Our swim spots changed shape and character over the seasons and years. The shingle at the bottom of the Dam, for example, would drastically shape-shift during a storm or a deluge of heavy rain. Huge ‘dunes’ of stone would drift under water and congregate in new mounds, meaning that all of the deep and shallow parts which we could navigate with our eyes closed – would suddenly change shape and depth. It was always disorientating to go swimming after a storm as we’d have to tentatively feel our way into the water and map the new ‘terrain’. Discover afresh the deep pools and the shallower waters.




On sunny days, I would often go what I called ‘river trekking’. This usually extended across several days – returning home only when hungry for meals or as the sun dropped down behind the trees.


Dressed in shorts and t-shirt or sometimes, even in a skirt or dress – basically whatever I happened to be wearing, I would find a little entry spot on the bank of the river and slip in and slowly, gingerly, wade up stream. Often pausing for a sit down in the little waterfalls along the way – for a little bubble, scrub and rub on my back, or for the gauntlet challenge of not being pushed back down stream or off my stone. This always made me squeal with exhilarated glee, as even the seemingly small waterfalls in a river, are powerful – and playful with that muscle.


Now that I look back on it, I see that river trekking was my childlike way of centring myself, a way to retrieve some peace and space. A meditative practice, of sorts – and an innocent stab at a measure of independence too. I would tell Mum where I was going – and she would never raise and objection and so I slipped quietly off, by myself. It was an incredibly soothing, humming-under-my-breath sort of activity and I would invariably be gone for hours.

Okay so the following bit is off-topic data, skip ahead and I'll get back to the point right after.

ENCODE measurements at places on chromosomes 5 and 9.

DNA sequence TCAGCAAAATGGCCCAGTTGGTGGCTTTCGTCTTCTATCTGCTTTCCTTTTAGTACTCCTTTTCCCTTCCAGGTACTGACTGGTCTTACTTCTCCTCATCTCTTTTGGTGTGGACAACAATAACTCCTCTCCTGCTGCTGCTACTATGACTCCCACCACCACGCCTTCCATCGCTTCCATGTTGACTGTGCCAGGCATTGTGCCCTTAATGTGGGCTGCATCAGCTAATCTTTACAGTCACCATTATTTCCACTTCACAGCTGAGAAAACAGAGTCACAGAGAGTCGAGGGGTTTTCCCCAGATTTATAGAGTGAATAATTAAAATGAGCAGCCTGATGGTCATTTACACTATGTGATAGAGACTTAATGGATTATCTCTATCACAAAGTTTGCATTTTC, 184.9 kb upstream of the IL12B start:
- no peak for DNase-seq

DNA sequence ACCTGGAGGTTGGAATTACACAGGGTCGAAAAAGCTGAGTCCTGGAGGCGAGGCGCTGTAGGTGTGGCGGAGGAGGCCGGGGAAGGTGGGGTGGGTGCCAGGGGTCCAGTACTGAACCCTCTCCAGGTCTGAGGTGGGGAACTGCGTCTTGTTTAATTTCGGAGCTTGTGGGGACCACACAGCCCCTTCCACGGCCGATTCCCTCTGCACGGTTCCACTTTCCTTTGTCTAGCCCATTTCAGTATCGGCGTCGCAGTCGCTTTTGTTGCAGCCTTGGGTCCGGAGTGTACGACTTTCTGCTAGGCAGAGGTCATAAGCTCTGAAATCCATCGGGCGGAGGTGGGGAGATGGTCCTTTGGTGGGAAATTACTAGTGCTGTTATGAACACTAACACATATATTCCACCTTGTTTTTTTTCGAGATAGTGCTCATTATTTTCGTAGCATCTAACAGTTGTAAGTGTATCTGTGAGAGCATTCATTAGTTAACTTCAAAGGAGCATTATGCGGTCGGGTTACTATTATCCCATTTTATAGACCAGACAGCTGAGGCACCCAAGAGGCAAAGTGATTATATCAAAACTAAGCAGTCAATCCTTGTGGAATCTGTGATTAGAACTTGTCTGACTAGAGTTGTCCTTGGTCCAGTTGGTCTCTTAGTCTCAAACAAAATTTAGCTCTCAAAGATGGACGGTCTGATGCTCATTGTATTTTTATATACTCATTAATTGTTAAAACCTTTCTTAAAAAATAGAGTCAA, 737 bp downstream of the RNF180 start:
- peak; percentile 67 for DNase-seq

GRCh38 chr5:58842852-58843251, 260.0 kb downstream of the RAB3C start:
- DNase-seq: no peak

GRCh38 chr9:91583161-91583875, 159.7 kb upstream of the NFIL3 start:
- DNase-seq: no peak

Perhaps some of my deep need to be in or near water, stems from that time. I’ve always been happiest near water. Soothed, calmed, instantly restored. Be that time spent sailing on boats, swimming in rivers and oceans or simply living near to them and knowing that they are there. Perhaps there is something of the universal/innate human need in there too. If you look on a map, the majority of human settlements are plotted along or close to sources of water.


In fact, I’ve always struggled with the idea of settling to live anywhere that isn’t close to water. I instantly feel suffocated and recoil at the thought – as though I really wouldn’t be able to breathe. Curious really, given how palpitant one’s breath can become, when trying to get into freezing cold water in winter!

Credit: Jemima Roberts




Jemima Roberts is a writer, artist, poet and cartoonist born and brought up in Mid Wales. After university, she spent a number of years living in different UK cities, globetrotting and bobbing across oceans on boats. But like a fish returning to source, she now lives with her 9yr old son, a stone’s throw from where she grew up. 
 She is an alumnus of the Faber Academy (2010) and was the recipient of a Literature Wales Writers Bursary in 2018. She has performed her poems in various far-flung outposts around the world – on land and at sea but has never chased publishing, certainly not for her creative work. The alchemy, for Jemima, has always nestled somewhere in that nexus between writing and performing.  
Through the From Now On project, Jemima received mentoring support and critical feedback from Hanan Issa, Co-founder of Where I’m Coming From – though not on this particular piece.